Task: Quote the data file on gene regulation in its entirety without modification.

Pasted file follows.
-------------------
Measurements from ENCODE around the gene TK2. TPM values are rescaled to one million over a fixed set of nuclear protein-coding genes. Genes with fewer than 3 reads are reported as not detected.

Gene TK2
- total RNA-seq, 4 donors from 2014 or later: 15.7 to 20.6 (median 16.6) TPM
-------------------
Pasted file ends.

Measurements from ENCODE around the gene TK2. TPM values are rescaled to one million over a fixed set of nuclear protein-coding genes. Genes with fewer than 3 reads are reported as not detected.

Gene TK2
- total RNA-seq, 4 donors from 2014 or later: 15.7 to 20.6 (median 16.6) TPM